The map can be previewed in this panel. This uses the map service definition for map display. The Time field on the top menu bar shows display performance in seconds as you pan, zoom, and navigate around your map. This will help you to get a sense about your map display performance and help you to determine if additional performance warnings need to be addressed.

  3. Use the preview window to navigate around your map. This will help you to test its display performance.

  4. Optionally, you can specify the image format and examine the anti-aliasing settings in your MSD for previewing your map service. To set the image format, click on the top-right arrow button on the Preview panel and select Properties.

  5. Click here to set the image format and to preview the anti-aliasing properties for your map service.

    A dialog for setting the image format will appear. This dialog will also show the settings for anti-aliasing that will be saved in your MSD. See Anti-aliasing Map Settings below for how to set anti-aliasing properties.

    Select the image format for your map service.
About setting the image format of your map service
In ArcGIS Server, a map is generated on the server computer and streamed to the end user's application as a series of image tiles. The user's web client application may request the map in a number of image formats (such as PNG 8 or PNG 24). You can specify the raster format you want to use for previewing your map service.

Map services are delivered as tiles on the web.

Image format options. The choice of image format is important because it can affect the amount of network traffic required for map delivery, the image quality, and image transparency. Here is a brief description of the preview options for image format.

Drop down list of image format choices for your map service

Here is a summary of the available image formats and their appropriate uses.

If you are also responsible for configuring the web map client application to be used, you can test your raster settings in the Preview ArcGIS Server window before committing to an image format.

Anti-Aliasing Map Settings

When you publish a map service using an Map Service Definition (MSD), you can set two anti-aliasing properties that can affect the picture quality of your map service as well as its performance. The ArcGIS Server Options panel enables you set options for anti-aliasing. Access this from the Options button on the Map Service Publishing toolbar as shown here.

Click the options button to set anti-aliasing.

The panel for setting anti-aliasing options will appear:

Anti-alaising options for your map service

Once you set these options, you should test your settings by opening another preview window (Preview button) and interacting with the map display.

Anti-Aliasing Options. Anti-aliasing is a graphics technique that blends foreground and background pixels near edges of objects to trick your eye into seeing smoother borders. You can use this option if unwanted artifacts appear in your map displays -- for example, jagged lines, wavy lines or bands, and moiré patterns.

Anti Aliasing options

The amount of filtering to be applied for anti-aliasing will affect performance. However, ne aware that not enough filtering can potentially generate an image with unwanted artifacts. The range of anti-aliasing options allow you to choose the option that gives you a good map image view without sacrificing too much performance. Alternatively, you can choose a slower, yet more effective technique to get the map display that meets your needs, but performs more slowly.

Use these options to experiment in order to get the effect and performance that will meet your needs.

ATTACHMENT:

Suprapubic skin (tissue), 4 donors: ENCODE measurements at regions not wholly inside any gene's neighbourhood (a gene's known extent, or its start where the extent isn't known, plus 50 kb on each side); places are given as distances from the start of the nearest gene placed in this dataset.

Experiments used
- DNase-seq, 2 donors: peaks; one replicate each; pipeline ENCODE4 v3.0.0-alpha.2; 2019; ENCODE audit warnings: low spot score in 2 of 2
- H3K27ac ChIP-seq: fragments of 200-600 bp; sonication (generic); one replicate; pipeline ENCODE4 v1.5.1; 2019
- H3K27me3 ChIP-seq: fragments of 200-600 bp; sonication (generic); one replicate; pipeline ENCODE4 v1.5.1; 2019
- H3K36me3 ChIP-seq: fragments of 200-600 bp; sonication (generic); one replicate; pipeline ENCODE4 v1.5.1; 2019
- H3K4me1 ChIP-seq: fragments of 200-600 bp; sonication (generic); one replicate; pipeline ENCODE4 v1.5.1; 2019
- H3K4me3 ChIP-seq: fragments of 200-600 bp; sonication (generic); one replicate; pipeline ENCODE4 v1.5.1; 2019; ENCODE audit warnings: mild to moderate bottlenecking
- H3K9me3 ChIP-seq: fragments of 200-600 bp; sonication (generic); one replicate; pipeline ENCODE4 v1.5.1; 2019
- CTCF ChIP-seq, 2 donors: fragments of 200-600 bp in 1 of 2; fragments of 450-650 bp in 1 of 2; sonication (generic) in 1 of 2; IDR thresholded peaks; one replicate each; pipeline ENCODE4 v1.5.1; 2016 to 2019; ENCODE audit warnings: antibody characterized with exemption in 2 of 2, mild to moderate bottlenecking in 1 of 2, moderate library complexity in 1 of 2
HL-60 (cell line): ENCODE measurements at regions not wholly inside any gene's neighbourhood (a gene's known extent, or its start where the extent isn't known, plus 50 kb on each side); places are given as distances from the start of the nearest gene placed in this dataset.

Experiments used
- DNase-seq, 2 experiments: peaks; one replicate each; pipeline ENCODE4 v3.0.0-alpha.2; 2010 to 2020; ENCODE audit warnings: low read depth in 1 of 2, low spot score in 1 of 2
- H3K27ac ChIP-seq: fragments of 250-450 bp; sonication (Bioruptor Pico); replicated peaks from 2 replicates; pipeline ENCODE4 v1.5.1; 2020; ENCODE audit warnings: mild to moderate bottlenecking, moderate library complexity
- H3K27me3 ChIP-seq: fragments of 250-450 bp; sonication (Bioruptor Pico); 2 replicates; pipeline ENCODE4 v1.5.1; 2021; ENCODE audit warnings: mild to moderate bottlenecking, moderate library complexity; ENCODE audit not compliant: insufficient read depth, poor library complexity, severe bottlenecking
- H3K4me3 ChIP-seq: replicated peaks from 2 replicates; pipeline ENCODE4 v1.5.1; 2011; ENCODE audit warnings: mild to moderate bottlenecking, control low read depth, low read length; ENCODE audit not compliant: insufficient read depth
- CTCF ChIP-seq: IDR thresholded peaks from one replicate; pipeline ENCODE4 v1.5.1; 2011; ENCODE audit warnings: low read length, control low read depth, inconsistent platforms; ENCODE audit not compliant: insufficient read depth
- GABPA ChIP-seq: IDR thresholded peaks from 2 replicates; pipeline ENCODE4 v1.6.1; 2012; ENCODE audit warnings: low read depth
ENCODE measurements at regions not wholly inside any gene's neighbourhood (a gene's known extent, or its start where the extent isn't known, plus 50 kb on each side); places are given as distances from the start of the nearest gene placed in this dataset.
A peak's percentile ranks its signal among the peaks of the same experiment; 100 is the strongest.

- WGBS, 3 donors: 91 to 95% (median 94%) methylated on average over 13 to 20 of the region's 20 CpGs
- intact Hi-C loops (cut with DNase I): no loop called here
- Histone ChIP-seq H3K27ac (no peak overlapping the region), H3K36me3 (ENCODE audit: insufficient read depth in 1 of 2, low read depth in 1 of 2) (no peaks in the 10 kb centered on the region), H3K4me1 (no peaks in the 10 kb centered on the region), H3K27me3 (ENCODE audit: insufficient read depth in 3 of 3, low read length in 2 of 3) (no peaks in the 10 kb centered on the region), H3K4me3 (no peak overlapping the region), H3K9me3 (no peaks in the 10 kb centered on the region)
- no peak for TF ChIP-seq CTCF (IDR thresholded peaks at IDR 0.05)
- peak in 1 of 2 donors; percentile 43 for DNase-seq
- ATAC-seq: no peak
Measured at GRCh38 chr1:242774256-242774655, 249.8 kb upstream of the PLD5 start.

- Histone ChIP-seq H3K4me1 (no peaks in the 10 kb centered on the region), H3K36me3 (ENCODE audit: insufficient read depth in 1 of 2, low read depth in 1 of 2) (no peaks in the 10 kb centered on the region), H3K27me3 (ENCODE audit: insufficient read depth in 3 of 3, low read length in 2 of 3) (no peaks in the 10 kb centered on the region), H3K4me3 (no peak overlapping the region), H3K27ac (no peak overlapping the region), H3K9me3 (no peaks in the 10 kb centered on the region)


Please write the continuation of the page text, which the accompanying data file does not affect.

If anti-aliasing is not needed for improving map display clarity, use None because it will provide the best performance.

Text Anti-Aliasing Options. Anti-aliasing text is the process of blending text font edges so that characters appear less jagged. Control of text anti-aliasing is important. Too much might make text fuzzy and blurred and too little might make text appear as jagged. Map display performance is not affected by text anti-aliasing, but it may affect image size.

The text anti-aliasing options are shown here:

Anti Aliasing Options for Text

Use these options to experiment in order to create the effect and performance that will meet your needs. If text anti-aliasing is not needed for improving map display clarity, use None because it will result in smaller image sizes.

Publish a map service to ArcGIS Server

Once you have saved your Map Service Definition (MSD), the next step is to create a map service for deployment using ArcGIS Server. You can choose to publish your ArcGIS map service directly from ArcMap using the workflow described here. All the other map publishing methods for ArcGIS Server are also supported by saving and publishing a Map Service Definition (e.g, publishing a map service in the ArcGIS Server Manager web application console).

Publishing an optimized map service

Selecting the "Publish Map Service" button will take you through the following steps to create your map service for use with ArcGIS Server.


  1. When you press the "Publish Map Service" button, the map is automatically analyzed for performance first. This ensures that any changes to your map will work correctly in the map service. This will help you to catch any last minute changes that may be required.

  2. Review and repair any errors in this map analysis report as described in Analyze and repair map drawing performance.

  3. Then, if there are no errors, the Publish to ArcGIS Server wizard will appear as shown here.

  4. Publishing an optimized map service in ArcMap
    In this panel, you will:

  5. If you want to make the map service available as KML or WMS, click Next. Otherwise, hit finish and go to the final step.

  6. A second page of the wizard will appear where you choose the additional capabilities you want to publish for this map service.

    Turning on KML and WMS publishing of your map service.
    Click on the additional map capabilities that you would like to publish, and hit Next to see a summary or select Finish to be done.